Research In Motion (NASDAQ:RIMM) is no longer known as "RIM." Now, it's known as Blackberry, a name taken from the company's popular operating system and handheld devices that helped it become one of the most popular mobile phone . The company made the rebranding announcement at a special media event in New York today. Blackberry unveiled its new operating system, Blackberry 10, which will run on the company's new phones.

The Z10 and Q10 are the first Blackbery 10-based phones on the market. Blackberry is taking a page from Apple's playbook by a top-to-botom, closed-source smartphone. The company is trying to build on the success of the QWERTY keyboards featured on other phones released over the past decade by including on one of the new phones, the Q10. In an effort to show that the company is tapped into full-touchscreen smartphone preferences, Blackberry released a new smartphone that looks similar to the iPhone dubbed the Z10.

Here's exactly how the Z10 and the Q10 compare to each other:

Display: The Q10 looks exactly like old Blackberry devices -- such as the ultra-popular Blackberry 8890 -- and that takes away from the screen size. It has one of the tiniest screens of any smartphone on the market. The full-sized QWERTY keyboard is the primary distinguishing feature between the Q10 and any other phone. Since the keyboard is so big, the screen is only 3.1 inches. It has a 720 x 720 resolution and packs in 328 pixels-per-inch.

The Z10 has a 4.2-inch display with 768 x 1280 pixels packed with 355 pixels-per-inch. That means that the Z10 is significantly better in terms of pixel density and resolution, though it is worth noting that the phones have a different aspect ration. It will be interesting to see how apps will respond to the varied screen sizes. Of course, the Z10, being the first full-size touchscreen device from Blackberry, has a beautiful screen that's shockingly similar to the top phones on the market such as the Galaxy S3 or iPhone 5.

The Key Difference: The Q10 is for fans of traditional Blackberry fans that prefer a hard keyboard; The Z10 has the sharper, larger screen that's used as a touchscreen.

Performance: The Q10 has a dual-core processor that makes it capable of running basic tasks, but it's inferior to the most powerful processors on the market, such as the ones included in the Nexus 4, iPhone 5 and Galaxy S3. Since the Q10 only has a 3.1-inch screen, you can't expect much emphasis to be placed on processing power, but there's certainly enough to keep the phone running smoothly. Let's just say that the Q10 can handle most basic tasks without an problem. Don't expect much beyond that.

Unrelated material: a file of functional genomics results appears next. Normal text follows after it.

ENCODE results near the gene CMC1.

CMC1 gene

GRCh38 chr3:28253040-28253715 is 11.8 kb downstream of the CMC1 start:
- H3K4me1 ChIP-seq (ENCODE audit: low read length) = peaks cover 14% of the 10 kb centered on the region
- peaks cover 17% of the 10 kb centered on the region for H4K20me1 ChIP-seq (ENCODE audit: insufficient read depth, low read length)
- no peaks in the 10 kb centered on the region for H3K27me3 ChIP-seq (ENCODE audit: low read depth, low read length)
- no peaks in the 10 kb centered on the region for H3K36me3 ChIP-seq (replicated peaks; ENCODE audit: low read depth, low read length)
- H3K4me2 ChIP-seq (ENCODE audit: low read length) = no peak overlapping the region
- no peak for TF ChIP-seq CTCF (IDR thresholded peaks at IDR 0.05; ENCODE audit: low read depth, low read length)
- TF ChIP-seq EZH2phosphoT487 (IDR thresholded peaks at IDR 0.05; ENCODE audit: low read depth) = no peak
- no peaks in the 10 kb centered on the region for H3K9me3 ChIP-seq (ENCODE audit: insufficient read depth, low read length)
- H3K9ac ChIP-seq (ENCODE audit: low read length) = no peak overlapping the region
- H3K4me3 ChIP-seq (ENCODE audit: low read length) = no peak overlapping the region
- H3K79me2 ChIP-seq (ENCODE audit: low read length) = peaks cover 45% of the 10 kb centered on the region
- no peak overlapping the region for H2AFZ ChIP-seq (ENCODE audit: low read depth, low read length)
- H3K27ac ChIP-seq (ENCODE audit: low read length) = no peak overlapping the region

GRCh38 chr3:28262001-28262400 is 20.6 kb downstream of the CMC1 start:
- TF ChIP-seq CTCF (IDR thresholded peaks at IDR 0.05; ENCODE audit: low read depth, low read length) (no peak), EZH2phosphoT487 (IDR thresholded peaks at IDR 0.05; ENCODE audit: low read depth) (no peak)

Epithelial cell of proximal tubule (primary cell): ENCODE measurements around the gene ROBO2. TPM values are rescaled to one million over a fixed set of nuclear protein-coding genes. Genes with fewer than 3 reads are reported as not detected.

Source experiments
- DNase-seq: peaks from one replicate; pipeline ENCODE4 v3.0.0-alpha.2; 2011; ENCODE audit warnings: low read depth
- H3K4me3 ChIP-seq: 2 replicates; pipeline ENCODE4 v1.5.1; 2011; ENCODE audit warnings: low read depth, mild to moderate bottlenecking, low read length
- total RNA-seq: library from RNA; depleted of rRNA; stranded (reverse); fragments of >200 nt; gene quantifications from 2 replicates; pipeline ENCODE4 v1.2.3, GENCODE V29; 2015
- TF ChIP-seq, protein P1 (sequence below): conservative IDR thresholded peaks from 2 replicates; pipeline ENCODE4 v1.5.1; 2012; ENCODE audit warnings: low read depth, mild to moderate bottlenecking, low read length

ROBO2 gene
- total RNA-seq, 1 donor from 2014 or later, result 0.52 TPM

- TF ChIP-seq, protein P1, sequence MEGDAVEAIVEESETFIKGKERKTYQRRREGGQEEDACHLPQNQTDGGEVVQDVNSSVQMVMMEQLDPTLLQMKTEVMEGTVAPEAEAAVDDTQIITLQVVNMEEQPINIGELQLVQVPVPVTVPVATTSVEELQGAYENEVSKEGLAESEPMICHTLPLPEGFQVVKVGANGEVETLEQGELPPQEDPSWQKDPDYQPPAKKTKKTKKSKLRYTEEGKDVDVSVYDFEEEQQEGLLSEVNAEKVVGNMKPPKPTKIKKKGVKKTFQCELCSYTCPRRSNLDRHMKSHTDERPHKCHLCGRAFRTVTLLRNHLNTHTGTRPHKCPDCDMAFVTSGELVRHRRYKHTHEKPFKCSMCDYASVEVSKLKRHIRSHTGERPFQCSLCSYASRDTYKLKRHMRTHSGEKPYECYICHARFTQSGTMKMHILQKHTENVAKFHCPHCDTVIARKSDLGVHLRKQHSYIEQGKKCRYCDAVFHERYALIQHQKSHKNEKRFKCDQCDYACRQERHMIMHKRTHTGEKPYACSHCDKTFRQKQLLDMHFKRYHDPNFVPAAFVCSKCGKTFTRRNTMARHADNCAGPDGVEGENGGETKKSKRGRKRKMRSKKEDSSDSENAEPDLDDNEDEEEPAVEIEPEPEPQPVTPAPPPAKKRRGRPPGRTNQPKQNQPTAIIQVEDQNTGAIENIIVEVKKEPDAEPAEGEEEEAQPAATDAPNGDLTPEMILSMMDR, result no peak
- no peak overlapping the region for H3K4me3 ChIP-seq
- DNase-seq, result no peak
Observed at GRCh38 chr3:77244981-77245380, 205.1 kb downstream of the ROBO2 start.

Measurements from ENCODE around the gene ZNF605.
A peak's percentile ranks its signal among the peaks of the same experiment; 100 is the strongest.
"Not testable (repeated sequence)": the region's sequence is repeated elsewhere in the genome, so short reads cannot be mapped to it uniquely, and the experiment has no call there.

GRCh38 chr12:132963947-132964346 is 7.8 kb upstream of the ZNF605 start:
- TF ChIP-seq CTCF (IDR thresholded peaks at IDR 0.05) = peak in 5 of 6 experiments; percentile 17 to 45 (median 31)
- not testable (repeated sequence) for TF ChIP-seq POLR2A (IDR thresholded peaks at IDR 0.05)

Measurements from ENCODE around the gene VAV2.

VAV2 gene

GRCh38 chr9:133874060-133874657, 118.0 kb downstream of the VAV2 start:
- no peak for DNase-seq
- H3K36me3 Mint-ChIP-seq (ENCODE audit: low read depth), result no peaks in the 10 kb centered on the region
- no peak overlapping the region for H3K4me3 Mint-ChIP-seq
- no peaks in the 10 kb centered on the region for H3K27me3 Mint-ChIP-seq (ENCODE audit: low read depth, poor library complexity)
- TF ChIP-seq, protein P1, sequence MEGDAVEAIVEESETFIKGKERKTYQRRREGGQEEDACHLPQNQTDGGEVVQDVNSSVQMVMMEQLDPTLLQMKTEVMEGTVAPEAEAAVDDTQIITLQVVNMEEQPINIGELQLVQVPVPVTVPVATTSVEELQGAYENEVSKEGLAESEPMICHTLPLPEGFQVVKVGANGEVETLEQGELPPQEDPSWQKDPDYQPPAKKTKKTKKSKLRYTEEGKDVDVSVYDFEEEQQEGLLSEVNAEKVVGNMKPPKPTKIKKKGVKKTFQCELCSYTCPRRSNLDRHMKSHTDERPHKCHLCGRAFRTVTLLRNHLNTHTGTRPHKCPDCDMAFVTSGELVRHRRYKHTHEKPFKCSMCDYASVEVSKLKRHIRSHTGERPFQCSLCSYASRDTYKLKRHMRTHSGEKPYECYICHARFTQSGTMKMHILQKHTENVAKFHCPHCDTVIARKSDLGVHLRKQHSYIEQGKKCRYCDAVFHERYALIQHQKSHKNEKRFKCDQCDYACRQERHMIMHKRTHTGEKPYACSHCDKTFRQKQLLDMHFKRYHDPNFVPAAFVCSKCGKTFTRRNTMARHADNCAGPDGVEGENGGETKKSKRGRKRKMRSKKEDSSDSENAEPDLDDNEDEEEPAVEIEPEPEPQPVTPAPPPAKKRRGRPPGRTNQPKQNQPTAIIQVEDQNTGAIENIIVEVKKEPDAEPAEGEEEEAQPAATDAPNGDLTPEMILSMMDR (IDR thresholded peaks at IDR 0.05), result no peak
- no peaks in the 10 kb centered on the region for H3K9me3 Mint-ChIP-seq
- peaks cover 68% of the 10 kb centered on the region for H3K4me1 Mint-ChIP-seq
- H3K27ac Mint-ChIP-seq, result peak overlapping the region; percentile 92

The Z10 has a dual-core 1.5 GHz processor, the Qualcomm Snapdragon S4 Plus. Qualcomm is one of the most popular brands among mobile processor-makers, especially following the excitement of the Qualcomm Keynote at CES. The Z10's processor is paired with 2GB of RAM, which makes it very responsive. The phone has 16GB of storage and a microSD card storage expansion of up to 64 GB.

The Key Difference: The Q10 isn't built for top-tier or high-end processing. Instead it tries to optimize all forms of messaging, mainly through the software. The Z10 is loaded with the same software, Blackberry 10, and functions in a similar manner. The Z10 has a distinctly faster processor, and given the nature of its screen, it has better performance capabilities.

Operating Systems: Both phones are running Blackberry 10, the brand new touchscreen-focused device from Blackberry. The operating system was originally called BBX, but the name of the operating system was changed after a legal dispute with BASIS International over the name. Some of the key features of the phone are the ability to adjust a photo by scrolling through a time bar, which shoots photos in burst mode. Blackberry 10 tries to aggregate information from your social media accounts, email and phone, then allow you to access that information in a clean space. You'll either love it or hate it.

The Conclusion: Before purchasing a Blackberry device, it's important to understand the risk involved. Blackberry has a long way to go before making a mark in the current mobile market, most of which is dominated by touchscreen devices. Blackberry will reportedly launch with 70,000 apps, but the launch apps have been called duds by most users. If you're going to purchase a Blackberry phone, do so with extreme caution. Hopefully you don't need access to the newest social media applications. If you do, you shouldn't purchase this phone.

The Q10 should be purchased by anyone that is absolutely in love with old Blackberry designs. If you absolutely need a hard keyboard, and you want the browsing capabilities of any Android smartphone or iPhone, you should purchase the Q10. The final option is the Z10, which is a phone that has a nice screen, decent processor, but lacks in app ecosystem. In our opinion, you shouldn't consider either phone until Blackberry proves that it can attract more developers.